Whew…That was a bit tiring. But that’s how we got the two candidates. And yes, I know that Gary Johnson and Jill Stein were on the ballot and I mean absolutely no disrespect to them or their campaigns (I actually like a good portion of Johnson’s platform) but they just weren’t going to get enough votes to be seriously considered formidable options for the White House against Trump and Clinton. It’s just the way our system is made up and it’ll be that way for quite some time–or the two major parties split like what happened to the Democratic-Republican party of 1824. Now, this could change if our country moved from the current “first-pass-the-pole/winner-take-all” electoral system in place now to a proportional representational system like Israel, South Africa, Greece, Japan, and Mexico.
But I digress…
Donald J. Trump was elected President and will take office Friday, January 20, 2017. This week has been a difficult one for many people in this country. There are those who have basically been in morning because the thought of a President Trump pains them that much. There are those who are hopeful because of the prospect of an outsider heading to Washington D.C. to shake things up within the government. There are those who are angry and have been protesting either Trump’s election or the process or both. Some folks are legitimately depressed over this and are seeking therapy via the web. I will admit that I was sadden by the results last Tuesday (not just the Presidential results but locally in Indiana, too). I could not talk about the election results because they troubled me so much. It was hard to imagine that the next elected President just may be someone who is so completely opposite of my views for the country–but others probably felt the same way with President Obama was elected and definitely when he was re-elected.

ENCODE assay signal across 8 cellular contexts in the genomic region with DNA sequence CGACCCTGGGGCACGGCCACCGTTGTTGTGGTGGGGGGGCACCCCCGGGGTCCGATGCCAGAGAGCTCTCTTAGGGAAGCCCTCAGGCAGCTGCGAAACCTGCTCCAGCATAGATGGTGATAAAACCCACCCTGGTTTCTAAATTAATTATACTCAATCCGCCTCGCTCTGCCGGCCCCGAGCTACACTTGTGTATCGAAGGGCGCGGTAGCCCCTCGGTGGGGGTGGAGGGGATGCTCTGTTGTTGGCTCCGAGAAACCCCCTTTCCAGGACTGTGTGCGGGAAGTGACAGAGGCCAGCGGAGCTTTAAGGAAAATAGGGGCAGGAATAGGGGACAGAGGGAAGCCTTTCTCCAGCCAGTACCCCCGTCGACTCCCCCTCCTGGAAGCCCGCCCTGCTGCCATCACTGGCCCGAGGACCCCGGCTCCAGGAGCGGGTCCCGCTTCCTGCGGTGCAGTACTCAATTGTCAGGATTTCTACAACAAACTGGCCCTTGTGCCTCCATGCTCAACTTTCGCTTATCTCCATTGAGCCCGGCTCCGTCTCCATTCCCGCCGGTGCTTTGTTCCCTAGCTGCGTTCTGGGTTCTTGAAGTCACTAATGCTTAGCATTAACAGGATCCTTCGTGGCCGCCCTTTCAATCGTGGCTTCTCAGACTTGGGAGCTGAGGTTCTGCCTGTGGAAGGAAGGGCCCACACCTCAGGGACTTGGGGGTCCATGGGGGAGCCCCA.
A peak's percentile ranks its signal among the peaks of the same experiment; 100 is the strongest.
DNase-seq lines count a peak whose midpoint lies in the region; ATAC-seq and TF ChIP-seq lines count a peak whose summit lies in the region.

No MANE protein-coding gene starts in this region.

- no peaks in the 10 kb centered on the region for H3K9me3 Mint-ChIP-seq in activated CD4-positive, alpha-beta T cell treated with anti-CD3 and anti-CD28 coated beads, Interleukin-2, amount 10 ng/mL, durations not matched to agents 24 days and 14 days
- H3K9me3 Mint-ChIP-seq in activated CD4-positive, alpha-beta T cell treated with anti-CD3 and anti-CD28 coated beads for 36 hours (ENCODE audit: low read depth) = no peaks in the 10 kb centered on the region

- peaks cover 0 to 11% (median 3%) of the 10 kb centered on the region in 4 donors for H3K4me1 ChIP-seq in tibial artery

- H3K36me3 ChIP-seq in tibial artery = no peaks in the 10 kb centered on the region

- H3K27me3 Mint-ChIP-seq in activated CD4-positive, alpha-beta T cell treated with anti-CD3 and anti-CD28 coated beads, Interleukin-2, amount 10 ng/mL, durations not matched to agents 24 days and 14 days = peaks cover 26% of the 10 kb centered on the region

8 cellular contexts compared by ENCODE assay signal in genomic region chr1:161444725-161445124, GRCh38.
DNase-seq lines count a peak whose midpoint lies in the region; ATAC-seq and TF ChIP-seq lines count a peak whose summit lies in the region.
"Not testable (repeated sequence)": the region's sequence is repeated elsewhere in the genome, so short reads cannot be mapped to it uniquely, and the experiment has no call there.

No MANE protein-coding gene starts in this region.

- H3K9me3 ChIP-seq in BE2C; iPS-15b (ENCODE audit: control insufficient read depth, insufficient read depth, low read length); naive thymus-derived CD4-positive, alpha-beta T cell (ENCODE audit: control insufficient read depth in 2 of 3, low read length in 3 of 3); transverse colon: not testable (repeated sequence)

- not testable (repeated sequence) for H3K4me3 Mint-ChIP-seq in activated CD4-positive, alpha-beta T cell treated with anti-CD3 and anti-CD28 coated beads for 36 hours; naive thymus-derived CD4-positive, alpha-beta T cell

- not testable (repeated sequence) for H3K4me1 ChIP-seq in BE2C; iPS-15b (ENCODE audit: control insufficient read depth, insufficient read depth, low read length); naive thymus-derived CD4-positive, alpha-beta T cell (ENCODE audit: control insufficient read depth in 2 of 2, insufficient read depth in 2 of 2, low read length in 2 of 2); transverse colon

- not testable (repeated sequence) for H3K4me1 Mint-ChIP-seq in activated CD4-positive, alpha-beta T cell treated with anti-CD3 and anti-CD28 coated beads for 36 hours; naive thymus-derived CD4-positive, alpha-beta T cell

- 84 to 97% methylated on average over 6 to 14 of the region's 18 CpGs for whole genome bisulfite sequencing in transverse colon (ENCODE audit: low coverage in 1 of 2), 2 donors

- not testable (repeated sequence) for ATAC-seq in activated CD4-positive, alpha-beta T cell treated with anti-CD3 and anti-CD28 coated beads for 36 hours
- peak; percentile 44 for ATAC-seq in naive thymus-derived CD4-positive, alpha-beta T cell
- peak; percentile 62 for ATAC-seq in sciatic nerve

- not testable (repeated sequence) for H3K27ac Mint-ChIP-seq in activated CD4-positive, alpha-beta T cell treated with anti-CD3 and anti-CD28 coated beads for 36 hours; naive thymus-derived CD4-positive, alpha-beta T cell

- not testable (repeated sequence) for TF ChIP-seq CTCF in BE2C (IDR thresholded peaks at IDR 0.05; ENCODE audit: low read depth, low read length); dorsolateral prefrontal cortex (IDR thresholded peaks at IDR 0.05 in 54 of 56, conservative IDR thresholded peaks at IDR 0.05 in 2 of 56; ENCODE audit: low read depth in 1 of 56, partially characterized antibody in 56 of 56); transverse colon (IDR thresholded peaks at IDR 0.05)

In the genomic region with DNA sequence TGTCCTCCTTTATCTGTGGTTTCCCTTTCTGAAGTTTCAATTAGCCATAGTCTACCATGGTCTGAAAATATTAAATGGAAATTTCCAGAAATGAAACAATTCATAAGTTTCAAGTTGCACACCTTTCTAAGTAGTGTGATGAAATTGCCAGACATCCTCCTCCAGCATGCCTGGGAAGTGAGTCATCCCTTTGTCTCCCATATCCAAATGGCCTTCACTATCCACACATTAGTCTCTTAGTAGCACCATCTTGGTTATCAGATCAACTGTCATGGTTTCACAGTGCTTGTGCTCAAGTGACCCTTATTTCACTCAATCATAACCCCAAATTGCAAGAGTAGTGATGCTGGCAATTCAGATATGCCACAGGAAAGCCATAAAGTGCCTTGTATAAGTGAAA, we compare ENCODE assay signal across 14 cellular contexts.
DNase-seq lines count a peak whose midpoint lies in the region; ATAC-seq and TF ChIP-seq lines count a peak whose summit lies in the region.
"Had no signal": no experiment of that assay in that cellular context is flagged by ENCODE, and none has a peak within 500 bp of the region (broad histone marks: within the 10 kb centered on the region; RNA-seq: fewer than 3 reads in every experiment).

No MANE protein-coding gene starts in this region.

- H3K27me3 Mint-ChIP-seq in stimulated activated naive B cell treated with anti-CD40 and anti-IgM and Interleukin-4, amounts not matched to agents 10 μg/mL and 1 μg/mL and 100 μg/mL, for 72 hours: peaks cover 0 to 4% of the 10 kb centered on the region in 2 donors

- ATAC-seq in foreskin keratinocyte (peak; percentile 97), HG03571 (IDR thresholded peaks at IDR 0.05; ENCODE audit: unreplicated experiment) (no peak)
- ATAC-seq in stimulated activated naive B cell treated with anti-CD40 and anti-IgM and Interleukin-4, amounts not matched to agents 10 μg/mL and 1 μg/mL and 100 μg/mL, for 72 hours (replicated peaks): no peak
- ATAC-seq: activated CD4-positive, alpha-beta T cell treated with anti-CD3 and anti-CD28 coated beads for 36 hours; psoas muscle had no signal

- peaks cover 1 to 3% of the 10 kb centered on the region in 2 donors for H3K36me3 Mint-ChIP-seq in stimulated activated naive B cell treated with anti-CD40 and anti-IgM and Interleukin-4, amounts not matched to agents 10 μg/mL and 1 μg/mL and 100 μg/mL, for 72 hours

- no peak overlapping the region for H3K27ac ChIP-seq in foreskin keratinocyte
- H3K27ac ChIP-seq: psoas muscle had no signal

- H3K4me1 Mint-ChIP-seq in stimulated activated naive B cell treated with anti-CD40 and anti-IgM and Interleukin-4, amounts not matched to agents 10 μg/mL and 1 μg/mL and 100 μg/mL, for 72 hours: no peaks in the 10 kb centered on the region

Being disappointed is okay but the time has come to get back up and continue to move toward progress. This is a moment where we should rise up and push for what we believe is right and for the good of all Americans. President Obama is absolutely correct in saying that President Trump’s success America’s success. That doesn’t mean that we don’t check him when we believe that he is not acting within America’s best interest in mind, like Senator Elizabeth Warren said. It is our duty to seek the best possible solutions for our country together.
The elections results have served as a personal wake up call to me. For many years, I have been talking about getting into politics and running for office. I have continued to sit by and wait for that candidate to bring about the changes I would like to see or champion the causes that I hold dear. The time of waiting and being idle has passed. For those who continue to follow my journey, you will see a more active individual in the process. It is my mission to do whatever I can to positively influence the policies of my community for the betterment of the people–all of the people. I owe that to my daughters and to everyone who has taken the leap before I was here to use my talent, desire, and body to do so.